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Choosing Laboratory Casework Materials

Laboratories in the market for casework enjoy numerous options for materials of construction

Angelo DePalma, PhD

Angelo DePalma is a freelance writer living in Newton, New Jersey. You can reach him at

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Choices, choices, choices

Laboratories in the market for casework enjoy numerous options for materials of construction. Least expensive is polymer laminate, typically melamine—a melamineformaldehyde copolymer used in kitchen tables and counters. Slightly more expensive is high-density polyethylene, which has moderate chemical resistance and is nonabsorbent.

Solid phenolic materials offer the highest chemical resistance, are nonabsorbent, and fall just below epoxy resin materials in cost. According to FORMASPACE (Austin, TX), chemical and temperature resistance are high and moderate for epoxies and phenolics, respectively. Applications for the former include “medical, clinical, and bioscience” whereas the latter are suitable for chemical and industrial use.

The case for steel

Steel casework sits at the top in every performance and cost category. MultiLab (Spring Lake, MI) calls stainless the “holy grail of industrial aesthetic (sic) and function” based on its durability, customizability, versatility, ease of cleaning, good looks, and value, but notes that the cost of such installations may be out of reach for some labs. Hence the argument for stainless lab furnishings as an “investment” (as opposed to a consumable purchase) for pharmaceuticals, biosafety work, surgical centers, hospital and animal research, autopsy labs, and food R&D.

Steel’s strength and amenability to specialty coatings is well-known in the kitchen appliance trades. Epoxy-coated stainless steel is easily sterilizable, impervious to most chemicals, and easily decontaminated for work with infectious or radioactive materials.

Since steel is easy to work, fabricators can create almost any design or shape. Seamless joints, rounded edges, and smoothness contribute to cleanability. From MultiLab: “For laboratories that require zero contamination and have to reduce all risk of infection, stainless steel is one of the best solutions out there.”

Lab managers may (or may not) appreciate how stainless steel surfaces blend in with almost any color decor, as well as surrounding equipment. Moreover powder coated steel, which is quite common, is available in many colors to match, for example, a lab’s decor.

Ultimately MultiLab’s case for stainless rests on cost-efficiency. Stainless steel, according to the company, “lasts longer than any product on the market, requires little to no repairs, and is 100 percent recyclable...[E] ven if a customer spends a bit more money upfront for stainless steel casework, they’ll make back that money in what they save on replacement costs and repairs.”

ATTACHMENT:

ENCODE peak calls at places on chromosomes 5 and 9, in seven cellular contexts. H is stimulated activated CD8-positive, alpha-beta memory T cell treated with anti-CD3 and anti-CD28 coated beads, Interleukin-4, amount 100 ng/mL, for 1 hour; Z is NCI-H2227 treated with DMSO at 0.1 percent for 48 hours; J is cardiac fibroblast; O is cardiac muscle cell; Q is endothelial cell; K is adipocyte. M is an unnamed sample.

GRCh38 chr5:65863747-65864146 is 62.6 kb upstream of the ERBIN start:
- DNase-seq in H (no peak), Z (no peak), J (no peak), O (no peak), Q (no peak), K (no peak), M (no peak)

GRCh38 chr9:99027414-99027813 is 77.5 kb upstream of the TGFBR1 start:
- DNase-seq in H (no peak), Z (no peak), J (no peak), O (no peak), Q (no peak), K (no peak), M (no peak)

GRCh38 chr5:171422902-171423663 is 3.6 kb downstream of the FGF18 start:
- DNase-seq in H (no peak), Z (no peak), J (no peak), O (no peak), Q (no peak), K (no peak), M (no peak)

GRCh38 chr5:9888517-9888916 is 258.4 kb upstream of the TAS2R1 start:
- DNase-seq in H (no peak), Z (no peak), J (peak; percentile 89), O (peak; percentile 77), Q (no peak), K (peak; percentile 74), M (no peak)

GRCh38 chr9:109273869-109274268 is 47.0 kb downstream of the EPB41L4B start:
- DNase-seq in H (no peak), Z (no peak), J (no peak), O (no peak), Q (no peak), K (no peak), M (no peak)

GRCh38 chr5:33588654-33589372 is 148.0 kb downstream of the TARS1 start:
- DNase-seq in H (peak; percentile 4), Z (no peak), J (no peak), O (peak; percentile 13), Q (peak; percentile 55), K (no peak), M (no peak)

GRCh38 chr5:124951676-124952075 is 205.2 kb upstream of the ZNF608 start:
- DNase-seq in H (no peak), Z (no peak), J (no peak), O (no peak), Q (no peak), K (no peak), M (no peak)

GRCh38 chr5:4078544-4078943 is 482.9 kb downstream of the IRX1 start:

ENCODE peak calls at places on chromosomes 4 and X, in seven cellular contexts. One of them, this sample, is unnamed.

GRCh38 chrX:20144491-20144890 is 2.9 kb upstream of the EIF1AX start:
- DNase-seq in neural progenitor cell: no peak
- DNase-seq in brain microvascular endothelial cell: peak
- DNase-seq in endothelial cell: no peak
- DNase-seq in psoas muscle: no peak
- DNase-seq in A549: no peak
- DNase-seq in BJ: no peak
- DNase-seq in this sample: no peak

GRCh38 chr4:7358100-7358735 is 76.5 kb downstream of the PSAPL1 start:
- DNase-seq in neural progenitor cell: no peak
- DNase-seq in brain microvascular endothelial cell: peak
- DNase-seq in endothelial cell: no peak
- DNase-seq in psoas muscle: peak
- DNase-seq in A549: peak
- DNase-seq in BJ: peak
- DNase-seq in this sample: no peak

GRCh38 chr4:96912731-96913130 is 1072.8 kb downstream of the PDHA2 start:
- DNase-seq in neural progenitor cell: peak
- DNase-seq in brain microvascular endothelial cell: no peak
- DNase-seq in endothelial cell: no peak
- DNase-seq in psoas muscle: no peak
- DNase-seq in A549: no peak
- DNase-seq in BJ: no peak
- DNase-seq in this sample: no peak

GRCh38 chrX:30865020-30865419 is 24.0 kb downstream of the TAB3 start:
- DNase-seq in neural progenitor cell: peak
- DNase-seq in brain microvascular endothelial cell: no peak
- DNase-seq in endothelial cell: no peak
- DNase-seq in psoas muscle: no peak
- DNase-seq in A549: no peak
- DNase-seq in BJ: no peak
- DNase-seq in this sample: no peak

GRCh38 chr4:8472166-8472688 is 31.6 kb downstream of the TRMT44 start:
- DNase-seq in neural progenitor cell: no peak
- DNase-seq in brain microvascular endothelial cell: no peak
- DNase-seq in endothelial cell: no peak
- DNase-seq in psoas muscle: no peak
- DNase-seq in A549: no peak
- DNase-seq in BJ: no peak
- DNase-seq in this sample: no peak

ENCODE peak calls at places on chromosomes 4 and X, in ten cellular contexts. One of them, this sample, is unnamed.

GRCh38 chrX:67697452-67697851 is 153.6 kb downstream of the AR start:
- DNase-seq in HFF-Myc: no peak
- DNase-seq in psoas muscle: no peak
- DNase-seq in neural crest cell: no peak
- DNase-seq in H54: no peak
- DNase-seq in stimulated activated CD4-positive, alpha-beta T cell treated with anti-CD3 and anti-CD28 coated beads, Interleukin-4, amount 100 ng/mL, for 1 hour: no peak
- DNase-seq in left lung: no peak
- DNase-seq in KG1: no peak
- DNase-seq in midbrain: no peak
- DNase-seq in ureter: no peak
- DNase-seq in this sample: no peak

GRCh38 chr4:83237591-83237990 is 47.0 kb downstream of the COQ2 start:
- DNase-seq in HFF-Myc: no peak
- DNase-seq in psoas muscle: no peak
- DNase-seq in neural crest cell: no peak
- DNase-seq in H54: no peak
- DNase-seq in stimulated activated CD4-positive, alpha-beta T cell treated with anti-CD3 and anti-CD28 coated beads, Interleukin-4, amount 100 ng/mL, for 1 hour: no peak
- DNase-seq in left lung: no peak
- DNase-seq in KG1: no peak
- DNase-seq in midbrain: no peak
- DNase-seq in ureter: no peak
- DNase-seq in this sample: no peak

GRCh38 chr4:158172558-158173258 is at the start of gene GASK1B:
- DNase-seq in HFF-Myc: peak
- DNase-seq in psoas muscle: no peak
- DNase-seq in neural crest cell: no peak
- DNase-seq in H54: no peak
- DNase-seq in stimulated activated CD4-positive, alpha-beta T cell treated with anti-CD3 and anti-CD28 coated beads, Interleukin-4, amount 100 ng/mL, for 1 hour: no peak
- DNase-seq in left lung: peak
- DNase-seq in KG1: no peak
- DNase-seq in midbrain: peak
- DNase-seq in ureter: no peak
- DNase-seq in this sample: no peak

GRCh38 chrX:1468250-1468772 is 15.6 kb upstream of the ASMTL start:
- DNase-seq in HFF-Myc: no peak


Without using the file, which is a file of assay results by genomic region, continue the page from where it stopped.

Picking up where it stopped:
Note that for a good deal of life science work an easily cleanable epoxy or phenolic work surface sitting atop wooden or plastic cabinetry is perfectly adequate.

This combination provides easy cleaning, sufficient resistance to typical biological buffers and reagents, and relatively low cost. In a pinch, surfaces can be further protected by laying down inexpensive plastic-lined absorbent sheets.

A thing of the past

For decades, composite stone was the most popular chemical laboratory work surface for both open lab benches and fume hoods.

Cabinetry was made of coated steel in research labs, and more classical wood in instructional settings. Furniture placement was permanent, and designs incorporated fixed openings for utilities like nitrogen, air, and water. Mario Di Fonte, VP of sales and marketing at Mott Manufacturing (Brantford, ON, Canada), provides a succinct update and reality check: “Traditional cabinets and casework are a thing of the past. Benches are now more flexible, with suspended cabinetry and utilities feeding benches from above.”

It should come as no surprise, therefore, that casework materials of construction should reflect the functional flexibility of modern lab workstations.

Dave Campbell, president of Hemco (Independence, MO), notes that stone work surfaces are rare these days. “Years ago one company sold a popular Portland cement composite material that contained asbestos fibers, but that has obviously gone out of fashion.” Also rare are ceramic and soapstone work surfaces.

Flexible, movable casework has not affected trends in materials of construction, says Hemco’s Campbell. “Stainless steel and wood are both capable of being modular.”

For additional resources on laboratory casework, including useful articles and a list of manufacturers, visit